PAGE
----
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+Dmitri Defends The Indefensible

The split between the Archbishop of Dallas and the Synod of the OCA over the fate of former OCA Chancellor Fr. Robert Kondratick went public today as +Dmitri sought to defend his actions through a letter posted on the diocesan website. The letter reads:

“To the Reverend Clergy and Faithful of the Diocese of the South:

I wish to share with you my thoughts related to a particular action taken this past week at the Synod meeting in Syosset.

There was an attempt to “rescind” the canonical transfer of a cleric in my diocese from the Diocese of Washington and New York to the Diocese of the South. Although I affixed my signature to a document, the action to “rescind” a canonical transfer is not canonically sustainable and thus it is null and void. A cleric cannot be transferred from one diocese to another unless the ruling Hierarch of that cleric is freely willing to transfer him to another bishop and that bishop is freely willing to accept him. I did not transfer the cleric in question back to his former diocese. Further, I have never transferred a cleric to another bishop without the free consent of the cleric. The cleric in question remains in the Diocese of the South as set forth in a letter dated March 22, 2007. See attached. (Read that letter here)

As a bishop, I am a shepherd of souls and not a master of men by lording over them. True love and obedience are free of coercion. My archpastoral decisions are made with the spiritual care of my entire flock in mind and nothing else.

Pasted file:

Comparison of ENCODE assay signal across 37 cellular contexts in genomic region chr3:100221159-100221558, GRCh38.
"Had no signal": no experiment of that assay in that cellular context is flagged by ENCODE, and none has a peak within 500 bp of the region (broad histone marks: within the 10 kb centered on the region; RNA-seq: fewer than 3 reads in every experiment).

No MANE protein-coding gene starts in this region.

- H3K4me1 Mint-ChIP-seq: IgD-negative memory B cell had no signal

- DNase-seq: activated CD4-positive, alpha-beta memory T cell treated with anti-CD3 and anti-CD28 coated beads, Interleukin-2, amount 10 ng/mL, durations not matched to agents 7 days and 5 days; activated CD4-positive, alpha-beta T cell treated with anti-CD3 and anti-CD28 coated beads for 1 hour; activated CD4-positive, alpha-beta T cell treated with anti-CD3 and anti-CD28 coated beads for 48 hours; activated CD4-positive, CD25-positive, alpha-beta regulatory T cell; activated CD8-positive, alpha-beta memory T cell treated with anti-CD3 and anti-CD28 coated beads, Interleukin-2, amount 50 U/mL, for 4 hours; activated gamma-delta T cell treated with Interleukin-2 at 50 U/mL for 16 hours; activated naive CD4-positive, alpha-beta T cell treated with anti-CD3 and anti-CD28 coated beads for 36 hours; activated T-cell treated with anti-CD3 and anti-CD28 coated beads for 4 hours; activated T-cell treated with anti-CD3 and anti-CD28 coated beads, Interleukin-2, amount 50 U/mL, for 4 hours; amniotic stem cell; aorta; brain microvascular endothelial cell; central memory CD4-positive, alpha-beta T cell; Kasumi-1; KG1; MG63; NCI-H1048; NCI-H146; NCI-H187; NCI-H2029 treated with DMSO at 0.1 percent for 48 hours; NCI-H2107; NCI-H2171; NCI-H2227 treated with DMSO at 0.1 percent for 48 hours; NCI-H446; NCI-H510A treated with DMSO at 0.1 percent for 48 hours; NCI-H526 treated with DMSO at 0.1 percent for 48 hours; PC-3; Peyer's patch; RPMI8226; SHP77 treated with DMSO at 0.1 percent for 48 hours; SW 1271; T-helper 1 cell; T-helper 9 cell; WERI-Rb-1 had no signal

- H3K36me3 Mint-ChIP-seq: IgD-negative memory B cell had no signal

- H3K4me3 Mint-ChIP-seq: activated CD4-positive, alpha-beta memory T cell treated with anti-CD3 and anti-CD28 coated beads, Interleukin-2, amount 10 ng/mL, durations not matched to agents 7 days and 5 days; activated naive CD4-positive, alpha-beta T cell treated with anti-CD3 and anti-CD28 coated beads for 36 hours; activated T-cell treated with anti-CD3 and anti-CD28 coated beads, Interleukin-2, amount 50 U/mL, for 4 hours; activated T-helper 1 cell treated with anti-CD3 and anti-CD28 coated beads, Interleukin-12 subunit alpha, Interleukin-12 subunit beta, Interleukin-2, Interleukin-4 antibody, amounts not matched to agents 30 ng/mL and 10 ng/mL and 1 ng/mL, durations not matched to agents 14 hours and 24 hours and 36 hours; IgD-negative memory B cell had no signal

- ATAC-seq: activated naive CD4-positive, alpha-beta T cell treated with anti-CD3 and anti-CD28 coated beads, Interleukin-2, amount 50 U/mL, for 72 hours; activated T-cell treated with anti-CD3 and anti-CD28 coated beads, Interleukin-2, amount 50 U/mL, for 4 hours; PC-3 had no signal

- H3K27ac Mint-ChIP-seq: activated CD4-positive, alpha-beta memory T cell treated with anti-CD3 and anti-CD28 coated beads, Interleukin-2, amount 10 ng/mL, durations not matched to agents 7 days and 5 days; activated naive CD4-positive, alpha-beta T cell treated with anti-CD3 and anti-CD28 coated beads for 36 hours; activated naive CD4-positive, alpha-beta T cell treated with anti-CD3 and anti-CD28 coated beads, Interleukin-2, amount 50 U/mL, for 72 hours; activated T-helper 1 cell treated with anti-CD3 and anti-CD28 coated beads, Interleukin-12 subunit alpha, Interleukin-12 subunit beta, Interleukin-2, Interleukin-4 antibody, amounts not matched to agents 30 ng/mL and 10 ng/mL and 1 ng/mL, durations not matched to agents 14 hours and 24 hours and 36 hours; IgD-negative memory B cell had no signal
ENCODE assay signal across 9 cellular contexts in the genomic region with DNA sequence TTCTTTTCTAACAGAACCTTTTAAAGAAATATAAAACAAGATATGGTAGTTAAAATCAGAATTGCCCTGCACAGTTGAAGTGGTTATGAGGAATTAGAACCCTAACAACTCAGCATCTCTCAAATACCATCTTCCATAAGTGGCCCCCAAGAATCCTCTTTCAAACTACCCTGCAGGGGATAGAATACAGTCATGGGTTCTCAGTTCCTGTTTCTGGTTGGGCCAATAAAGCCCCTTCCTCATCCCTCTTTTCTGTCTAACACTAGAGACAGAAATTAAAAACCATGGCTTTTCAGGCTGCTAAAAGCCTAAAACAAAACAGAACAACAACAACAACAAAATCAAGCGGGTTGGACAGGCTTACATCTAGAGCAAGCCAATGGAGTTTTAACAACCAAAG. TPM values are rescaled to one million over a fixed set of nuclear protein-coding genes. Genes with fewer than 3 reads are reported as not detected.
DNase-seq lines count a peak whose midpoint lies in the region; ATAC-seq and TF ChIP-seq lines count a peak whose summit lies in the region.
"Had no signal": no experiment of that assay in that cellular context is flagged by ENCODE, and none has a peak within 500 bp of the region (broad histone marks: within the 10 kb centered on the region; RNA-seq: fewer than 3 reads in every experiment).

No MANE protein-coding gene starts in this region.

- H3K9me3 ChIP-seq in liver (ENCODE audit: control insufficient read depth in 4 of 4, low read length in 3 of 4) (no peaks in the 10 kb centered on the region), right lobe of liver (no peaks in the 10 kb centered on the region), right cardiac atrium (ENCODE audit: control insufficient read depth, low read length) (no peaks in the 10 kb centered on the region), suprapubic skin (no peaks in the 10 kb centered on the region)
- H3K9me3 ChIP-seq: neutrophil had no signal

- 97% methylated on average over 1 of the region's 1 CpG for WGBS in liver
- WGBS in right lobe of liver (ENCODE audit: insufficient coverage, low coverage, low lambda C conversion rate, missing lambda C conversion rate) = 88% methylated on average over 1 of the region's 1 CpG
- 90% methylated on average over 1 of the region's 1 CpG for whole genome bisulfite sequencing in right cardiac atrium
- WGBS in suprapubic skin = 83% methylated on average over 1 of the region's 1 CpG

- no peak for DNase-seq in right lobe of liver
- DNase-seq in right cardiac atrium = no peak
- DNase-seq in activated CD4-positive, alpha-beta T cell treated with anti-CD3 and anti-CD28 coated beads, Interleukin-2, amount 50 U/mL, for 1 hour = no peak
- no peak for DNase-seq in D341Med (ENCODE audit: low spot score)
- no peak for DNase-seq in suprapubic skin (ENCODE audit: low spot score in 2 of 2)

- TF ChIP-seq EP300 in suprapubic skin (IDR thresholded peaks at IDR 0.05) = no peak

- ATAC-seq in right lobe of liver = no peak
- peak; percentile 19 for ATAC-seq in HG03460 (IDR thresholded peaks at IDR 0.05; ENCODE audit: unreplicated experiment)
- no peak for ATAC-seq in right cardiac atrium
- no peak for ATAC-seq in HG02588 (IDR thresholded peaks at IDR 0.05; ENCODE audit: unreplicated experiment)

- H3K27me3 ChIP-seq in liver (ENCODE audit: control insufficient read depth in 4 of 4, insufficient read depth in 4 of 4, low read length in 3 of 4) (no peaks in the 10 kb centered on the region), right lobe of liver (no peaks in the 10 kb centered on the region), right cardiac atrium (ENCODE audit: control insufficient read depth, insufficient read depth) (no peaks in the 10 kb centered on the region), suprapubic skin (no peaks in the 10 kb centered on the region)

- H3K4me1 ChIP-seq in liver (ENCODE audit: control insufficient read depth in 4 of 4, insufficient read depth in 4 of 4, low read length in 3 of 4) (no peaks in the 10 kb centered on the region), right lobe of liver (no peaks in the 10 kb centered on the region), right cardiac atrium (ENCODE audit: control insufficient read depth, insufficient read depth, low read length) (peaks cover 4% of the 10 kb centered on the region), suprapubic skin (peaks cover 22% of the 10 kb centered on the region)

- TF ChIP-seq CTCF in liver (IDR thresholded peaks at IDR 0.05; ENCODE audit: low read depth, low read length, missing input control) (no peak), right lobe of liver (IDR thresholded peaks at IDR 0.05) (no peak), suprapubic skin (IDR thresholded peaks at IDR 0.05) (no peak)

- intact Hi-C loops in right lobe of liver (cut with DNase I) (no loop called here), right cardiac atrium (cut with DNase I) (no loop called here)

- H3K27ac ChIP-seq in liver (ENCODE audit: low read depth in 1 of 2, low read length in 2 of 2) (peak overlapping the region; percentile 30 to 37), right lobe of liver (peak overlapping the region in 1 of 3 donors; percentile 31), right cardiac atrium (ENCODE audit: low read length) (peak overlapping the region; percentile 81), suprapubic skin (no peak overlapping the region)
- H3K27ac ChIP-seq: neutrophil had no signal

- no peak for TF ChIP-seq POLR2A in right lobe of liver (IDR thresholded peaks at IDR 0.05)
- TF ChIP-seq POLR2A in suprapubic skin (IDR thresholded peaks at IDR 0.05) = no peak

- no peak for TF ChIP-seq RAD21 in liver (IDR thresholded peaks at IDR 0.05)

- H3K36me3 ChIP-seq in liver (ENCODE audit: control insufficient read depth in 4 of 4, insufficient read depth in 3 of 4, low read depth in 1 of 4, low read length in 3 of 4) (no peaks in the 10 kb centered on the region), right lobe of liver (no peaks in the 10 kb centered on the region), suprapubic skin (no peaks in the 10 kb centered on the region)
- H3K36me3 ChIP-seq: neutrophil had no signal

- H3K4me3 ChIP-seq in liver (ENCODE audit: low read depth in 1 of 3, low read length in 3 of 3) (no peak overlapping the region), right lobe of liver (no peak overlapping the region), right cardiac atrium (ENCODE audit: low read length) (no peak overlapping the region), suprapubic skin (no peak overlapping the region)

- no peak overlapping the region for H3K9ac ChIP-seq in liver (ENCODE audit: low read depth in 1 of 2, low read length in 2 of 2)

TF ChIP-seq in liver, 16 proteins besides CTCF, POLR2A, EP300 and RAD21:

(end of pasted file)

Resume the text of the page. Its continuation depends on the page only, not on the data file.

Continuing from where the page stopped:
Sadly, I have heard that the cleric in question may be suspended. Of course, he can only be disciplined by me, since I am his diocesan bishop. Thus any action to suspend him by someone else would be improper, especially in light of my support for his cooperation in the current situation that faces The Orthodox Church in America.

My love for all of my brothers on the Synod of Bishops is not diminished in the aftermath of our most recent meeting. In fact, I pray even more fervently for their well-being as I am sure they do for mine. We are united in a bond of love, even if, from time to time, we may differ in our views as to what is best for our respective dioceses and for the good of The Orthodox Church in America.

I ask all of you to pray for our Metropolitan. He is called to be a figure of unity in the bond of love as “the first among equals” of the bishops of our Church. He finds himself in a very delicate situation which I trust he will carefully navigate without concern for himself since we do all things not for our own glory but for the glory of God.

It is unfortunate but not uncommon that the “sower of division” the Evil One, works very hard to distract us during the Great Fast and even more as we approach Holy Week and the Feast of Feasts, the Resurrection of our Lord. Nonetheless, we must be ever vigilant to keep our focus on Christ and not be distracted by those who would twist our words, or worse, the words of the Gospel, and leave us spiritually dissipated and disunited.